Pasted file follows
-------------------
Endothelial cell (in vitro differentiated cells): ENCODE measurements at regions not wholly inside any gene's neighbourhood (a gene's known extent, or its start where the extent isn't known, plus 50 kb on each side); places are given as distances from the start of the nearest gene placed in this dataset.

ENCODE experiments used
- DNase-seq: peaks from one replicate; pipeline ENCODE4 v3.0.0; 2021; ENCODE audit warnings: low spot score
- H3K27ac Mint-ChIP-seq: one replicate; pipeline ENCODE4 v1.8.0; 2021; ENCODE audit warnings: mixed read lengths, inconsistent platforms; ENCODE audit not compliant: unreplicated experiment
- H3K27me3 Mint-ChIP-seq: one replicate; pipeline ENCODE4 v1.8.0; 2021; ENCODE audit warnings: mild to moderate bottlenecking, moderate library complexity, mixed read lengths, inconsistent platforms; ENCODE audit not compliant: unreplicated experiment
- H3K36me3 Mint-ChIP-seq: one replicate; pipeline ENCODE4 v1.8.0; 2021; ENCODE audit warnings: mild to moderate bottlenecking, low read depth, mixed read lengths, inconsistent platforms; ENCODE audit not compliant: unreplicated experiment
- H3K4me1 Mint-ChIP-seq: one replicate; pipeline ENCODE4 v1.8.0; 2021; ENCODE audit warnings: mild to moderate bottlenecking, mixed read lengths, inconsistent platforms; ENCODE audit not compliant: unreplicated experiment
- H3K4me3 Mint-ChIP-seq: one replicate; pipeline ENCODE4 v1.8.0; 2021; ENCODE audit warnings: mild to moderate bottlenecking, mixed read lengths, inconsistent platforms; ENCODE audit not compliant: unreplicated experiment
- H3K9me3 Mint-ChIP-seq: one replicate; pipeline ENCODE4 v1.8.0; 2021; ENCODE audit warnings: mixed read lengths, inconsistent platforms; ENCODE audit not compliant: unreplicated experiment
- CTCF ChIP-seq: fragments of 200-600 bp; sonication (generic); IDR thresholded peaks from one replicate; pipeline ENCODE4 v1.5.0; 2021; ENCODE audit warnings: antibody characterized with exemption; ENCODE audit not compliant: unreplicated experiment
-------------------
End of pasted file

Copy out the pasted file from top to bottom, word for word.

Endothelial cell (in vitro differentiated cells): ENCODE measurements at regions not wholly inside any gene's neighbourhood (a gene's known extent, or its start where the extent isn't known, plus 50 kb on each side); places are given as distances from the start of the nearest gene placed in this dataset.

ENCODE experiments used
- DNase-seq: peaks from one replicate; pipeline ENCODE4 v3.0.0; 2021; ENCODE audit warnings: low spot score
- H3K27ac Mint-ChIP-seq: one replicate; pipeline ENCODE4 v1.8.0; 2021; ENCODE audit warnings: mixed read lengths, inconsistent platforms; ENCODE audit not compliant: unreplicated experiment
- H3K27me3 Mint-ChIP-seq: one replicate; pipeline ENCODE4 v1.8.0; 2021; ENCODE audit warnings: mild to moderate bottlenecking, moderate library complexity, mixed read lengths, inconsistent platforms; ENCODE audit not compliant: unreplicated experiment
- H3K36me3 Mint-ChIP-seq: one replicate; pipeline ENCODE4 v1.8.0; 2021; ENCODE audit warnings: mild to moderate bottlenecking, low read depth, mixed read lengths, inconsistent platforms; ENCODE audit not compliant: unreplicated experiment
- H3K4me1 Mint-ChIP-seq: one replicate; pipeline ENCODE4 v1.8.0; 2021; ENCODE audit warnings: mild to moderate bottlenecking, mixed read lengths, inconsistent platforms; ENCODE audit not compliant: unreplicated experiment
- H3K4me3 Mint-ChIP-seq: one replicate; pipeline ENCODE4 v1.8.0; 2021; ENCODE audit warnings: mild to moderate bottlenecking, mixed read lengths, inconsistent platforms; ENCODE audit not compliant: unreplicated experiment
- H3K9me3 Mint-ChIP-seq: one replicate; pipeline ENCODE4 v1.8.0; 2021; ENCODE audit warnings: mixed read lengths, inconsistent platforms; ENCODE audit not compliant: unreplicated experiment
- CTCF ChIP-seq: fragments of 200-600 bp; sonication (generic); IDR thresholded peaks from one replicate; pipeline ENCODE4 v1.5.0; 2021; ENCODE audit warnings: antibody characterized with exemption; ENCODE audit not compliant: unreplicated experiment